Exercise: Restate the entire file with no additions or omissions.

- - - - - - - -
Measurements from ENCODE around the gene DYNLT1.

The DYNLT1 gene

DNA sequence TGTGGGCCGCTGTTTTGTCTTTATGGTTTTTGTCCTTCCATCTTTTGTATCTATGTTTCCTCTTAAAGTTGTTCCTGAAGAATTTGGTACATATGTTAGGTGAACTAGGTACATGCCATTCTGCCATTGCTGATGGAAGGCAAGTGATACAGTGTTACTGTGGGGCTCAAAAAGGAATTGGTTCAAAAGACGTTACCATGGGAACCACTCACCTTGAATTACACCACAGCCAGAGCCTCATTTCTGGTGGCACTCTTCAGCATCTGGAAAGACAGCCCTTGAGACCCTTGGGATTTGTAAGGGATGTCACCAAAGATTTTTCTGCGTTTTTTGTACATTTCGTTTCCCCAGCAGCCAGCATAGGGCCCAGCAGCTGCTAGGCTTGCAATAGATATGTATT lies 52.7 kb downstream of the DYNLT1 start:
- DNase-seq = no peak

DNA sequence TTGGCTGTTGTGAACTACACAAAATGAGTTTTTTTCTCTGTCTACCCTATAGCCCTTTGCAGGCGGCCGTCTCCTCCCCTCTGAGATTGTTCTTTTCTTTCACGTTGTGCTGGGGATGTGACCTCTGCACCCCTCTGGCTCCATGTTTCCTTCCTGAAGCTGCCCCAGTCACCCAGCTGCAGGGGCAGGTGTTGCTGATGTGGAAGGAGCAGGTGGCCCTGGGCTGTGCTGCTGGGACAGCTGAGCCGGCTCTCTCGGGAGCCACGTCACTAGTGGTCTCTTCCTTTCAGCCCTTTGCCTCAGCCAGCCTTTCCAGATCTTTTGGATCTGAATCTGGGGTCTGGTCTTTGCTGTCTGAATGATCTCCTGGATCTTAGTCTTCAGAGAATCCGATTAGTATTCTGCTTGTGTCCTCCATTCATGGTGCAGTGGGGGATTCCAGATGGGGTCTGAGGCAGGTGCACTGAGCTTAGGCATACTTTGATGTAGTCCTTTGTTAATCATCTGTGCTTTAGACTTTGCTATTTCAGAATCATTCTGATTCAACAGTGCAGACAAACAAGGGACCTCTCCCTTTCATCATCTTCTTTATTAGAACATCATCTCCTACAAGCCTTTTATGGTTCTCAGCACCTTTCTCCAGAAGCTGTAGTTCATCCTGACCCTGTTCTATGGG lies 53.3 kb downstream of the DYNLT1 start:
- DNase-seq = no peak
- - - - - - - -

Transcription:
Measurements from ENCODE around the gene DYNLT1.

The DYNLT1 gene

DNA sequence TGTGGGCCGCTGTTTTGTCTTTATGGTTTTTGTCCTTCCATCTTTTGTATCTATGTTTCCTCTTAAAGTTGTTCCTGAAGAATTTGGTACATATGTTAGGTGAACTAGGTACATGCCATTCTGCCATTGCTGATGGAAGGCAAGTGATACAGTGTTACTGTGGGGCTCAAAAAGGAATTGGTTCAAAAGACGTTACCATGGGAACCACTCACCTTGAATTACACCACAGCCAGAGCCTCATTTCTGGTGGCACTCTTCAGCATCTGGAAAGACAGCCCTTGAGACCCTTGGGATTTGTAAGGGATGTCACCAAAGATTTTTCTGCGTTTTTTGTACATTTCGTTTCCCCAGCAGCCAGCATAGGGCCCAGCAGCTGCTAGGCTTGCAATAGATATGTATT lies 52.7 kb downstream of the DYNLT1 start:
- DNase-seq = no peak

DNA sequence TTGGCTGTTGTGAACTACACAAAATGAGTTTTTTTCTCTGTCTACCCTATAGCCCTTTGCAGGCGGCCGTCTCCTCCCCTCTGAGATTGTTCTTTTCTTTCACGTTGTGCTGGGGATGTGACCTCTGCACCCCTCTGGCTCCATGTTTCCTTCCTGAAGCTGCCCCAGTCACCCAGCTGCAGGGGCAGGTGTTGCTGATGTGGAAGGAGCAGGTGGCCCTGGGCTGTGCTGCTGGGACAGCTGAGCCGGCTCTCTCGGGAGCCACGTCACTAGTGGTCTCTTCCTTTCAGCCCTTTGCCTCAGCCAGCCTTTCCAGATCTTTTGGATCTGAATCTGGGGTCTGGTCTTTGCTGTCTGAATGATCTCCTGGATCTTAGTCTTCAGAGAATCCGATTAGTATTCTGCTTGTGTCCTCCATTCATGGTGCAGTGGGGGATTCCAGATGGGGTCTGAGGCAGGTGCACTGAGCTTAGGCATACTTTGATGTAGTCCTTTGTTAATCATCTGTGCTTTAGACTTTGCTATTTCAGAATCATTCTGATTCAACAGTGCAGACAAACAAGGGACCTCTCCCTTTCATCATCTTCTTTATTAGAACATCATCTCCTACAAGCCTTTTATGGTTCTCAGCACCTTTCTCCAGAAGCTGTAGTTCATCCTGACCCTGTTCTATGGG lies 53.3 kb downstream of the DYNLT1 start:
- DNase-seq = no peak